Mozilla readies launch of news subscription service

Way back in February, Mozilla announced an upcoming collaboration with Scroll aimed at finding a way to help fund news outlets. The organization appears ready to finally launch to the service, sending users a survey, along with invites to an upcoming beta launch of what it calls “Firefox Ad-free Internet.”

The service is one of countless third-party platforms aimed at helping ailing publications find a way to better monetize in an an era of defunding, when journalistic voices are more important than ever. The Apple News offering is probably the most notable in the category, but Mozilla’s offering provides an interesting alternative to a standalone app.

The Firefox version essentially provides a way to bring users ad-free access to their favorite publications by paying an upfront fee of $5 a month. Per Mozilla:

The service enables web users to pay for an ad-free experience on their favorite sites, across their devices. By enabling more direct funding of publishers, Scroll’s model may offer a compelling alternative in the ecosystem. We will be collaborating with Scroll to better understand consumer attitudes and interest towards an ad-free experience on the web as part of an alternative funding model.

BuzzFeed, Gizmodo Media, Slate, The Atlantic and USA Today all seem to be on board with the offering ahead of launch.

Sony’s new wireless earbuds pack great noise-canceling and battery life

I’ve got a 16-hour flight coming up in about a week, so I’m hoping our review units come through before then. For now, my time with the WF-1000XM3 has been limited to a few minutes in a conference room, but so far I like what I’ve heard. The sound on Sony’s new fully wireless earbuds is quite sharp and noise canceling is impressive given the form factor.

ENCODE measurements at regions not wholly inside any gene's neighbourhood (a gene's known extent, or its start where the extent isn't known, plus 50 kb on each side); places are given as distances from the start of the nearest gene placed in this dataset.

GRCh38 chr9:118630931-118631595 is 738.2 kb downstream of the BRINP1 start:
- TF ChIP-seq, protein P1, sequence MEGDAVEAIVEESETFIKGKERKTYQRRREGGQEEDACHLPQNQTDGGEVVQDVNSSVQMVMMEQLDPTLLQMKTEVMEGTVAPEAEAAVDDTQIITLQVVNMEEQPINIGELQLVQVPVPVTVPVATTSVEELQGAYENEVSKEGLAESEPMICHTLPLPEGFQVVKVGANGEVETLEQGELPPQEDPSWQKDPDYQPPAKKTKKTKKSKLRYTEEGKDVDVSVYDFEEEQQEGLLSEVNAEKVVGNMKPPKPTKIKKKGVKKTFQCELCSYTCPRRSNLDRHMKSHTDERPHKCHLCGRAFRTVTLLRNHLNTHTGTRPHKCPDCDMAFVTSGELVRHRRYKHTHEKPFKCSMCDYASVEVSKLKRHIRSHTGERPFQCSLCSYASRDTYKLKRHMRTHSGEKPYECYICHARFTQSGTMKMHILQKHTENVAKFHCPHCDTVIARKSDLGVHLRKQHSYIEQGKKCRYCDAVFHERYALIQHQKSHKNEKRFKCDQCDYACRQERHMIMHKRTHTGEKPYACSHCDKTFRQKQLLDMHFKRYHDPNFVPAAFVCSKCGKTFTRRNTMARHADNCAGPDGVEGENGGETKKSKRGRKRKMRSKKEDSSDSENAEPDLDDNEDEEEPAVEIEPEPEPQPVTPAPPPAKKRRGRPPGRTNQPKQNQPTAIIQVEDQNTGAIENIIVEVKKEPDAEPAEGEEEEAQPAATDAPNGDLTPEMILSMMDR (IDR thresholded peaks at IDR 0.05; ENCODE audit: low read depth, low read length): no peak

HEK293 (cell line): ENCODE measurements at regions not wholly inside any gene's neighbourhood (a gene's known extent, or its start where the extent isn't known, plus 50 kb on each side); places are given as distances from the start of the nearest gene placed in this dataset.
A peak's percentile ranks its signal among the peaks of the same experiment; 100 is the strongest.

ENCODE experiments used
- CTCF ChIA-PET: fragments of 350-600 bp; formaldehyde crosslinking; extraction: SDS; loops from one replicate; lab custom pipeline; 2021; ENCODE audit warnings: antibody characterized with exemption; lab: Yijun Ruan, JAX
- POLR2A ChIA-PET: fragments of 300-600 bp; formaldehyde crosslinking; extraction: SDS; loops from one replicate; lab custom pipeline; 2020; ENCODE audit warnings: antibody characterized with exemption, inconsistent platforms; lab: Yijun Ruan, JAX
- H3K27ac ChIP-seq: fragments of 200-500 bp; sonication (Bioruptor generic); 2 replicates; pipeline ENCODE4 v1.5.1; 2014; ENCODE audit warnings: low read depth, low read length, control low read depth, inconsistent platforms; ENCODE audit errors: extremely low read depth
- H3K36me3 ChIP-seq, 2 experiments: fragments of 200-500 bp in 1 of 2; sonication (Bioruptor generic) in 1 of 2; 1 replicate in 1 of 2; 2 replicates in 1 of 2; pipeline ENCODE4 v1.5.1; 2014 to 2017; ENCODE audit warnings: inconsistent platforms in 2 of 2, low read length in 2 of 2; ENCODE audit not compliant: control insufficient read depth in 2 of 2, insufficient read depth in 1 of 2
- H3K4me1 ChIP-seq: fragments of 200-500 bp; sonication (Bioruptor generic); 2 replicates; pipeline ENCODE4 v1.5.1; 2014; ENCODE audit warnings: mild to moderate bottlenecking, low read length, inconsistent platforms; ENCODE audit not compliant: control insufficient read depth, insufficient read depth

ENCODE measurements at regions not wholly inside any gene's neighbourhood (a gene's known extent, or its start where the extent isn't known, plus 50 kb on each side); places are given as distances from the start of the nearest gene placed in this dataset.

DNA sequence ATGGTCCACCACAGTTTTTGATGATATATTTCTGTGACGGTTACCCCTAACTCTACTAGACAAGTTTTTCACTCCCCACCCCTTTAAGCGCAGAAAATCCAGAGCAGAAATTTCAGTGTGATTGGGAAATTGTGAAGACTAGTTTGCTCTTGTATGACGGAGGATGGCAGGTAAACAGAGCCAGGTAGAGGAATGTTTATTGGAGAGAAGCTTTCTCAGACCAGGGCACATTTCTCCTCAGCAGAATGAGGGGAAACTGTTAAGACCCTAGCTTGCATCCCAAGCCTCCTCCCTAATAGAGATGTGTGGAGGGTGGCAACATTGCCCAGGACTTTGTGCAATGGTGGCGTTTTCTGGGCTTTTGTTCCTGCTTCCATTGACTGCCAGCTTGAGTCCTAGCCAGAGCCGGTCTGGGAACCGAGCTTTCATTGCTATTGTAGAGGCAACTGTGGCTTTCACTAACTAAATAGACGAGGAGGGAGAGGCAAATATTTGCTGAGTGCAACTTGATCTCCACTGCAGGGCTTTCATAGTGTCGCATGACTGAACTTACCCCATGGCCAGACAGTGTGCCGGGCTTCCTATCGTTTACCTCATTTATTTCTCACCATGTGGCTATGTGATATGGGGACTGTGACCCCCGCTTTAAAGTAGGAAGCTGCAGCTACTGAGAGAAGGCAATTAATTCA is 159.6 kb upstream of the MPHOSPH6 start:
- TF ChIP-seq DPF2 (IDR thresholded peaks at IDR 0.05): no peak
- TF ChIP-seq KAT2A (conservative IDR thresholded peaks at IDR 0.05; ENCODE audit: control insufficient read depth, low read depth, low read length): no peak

Honestly, these things seem custom-built for long flights. With the carrying case factored in, they promise 24 hours of life on a charge with noise canceling on and 36 with it off. That’s almost enough to forgive the downright massive carrying case here.

What they’re not designed for, however, are workouts. For that reason, these are more AirPods than PowerBeats competitors. There’s no waterproof rating for sweat, and the buds don’t have any built-in mechanism for staying in place when going for a run. The headphone industry seems pretty content on keeping travel and exercise headphones in two distinct baskets.

Sony’s targeting frequent travelers here — the target audience that’s traditionally gone in for products like Bose’s QC or its own over-ear headphones. At $230, they’re pricier than AirPods, but there are a fair number of amenities on board, including things like the Quick Attention feature, which lowers the volume and lets more ambient noise in with a tap.

All in all (and in spite of Sony’s traditionally clunky naming conventions), the WF-1000XM3 look to be a pretty solid high-end addition to the increasingly crowded world of Bluetooth earbuds. They’re up for pre-order now and will be shipping next month.

The cassette player finally goes Bluetooth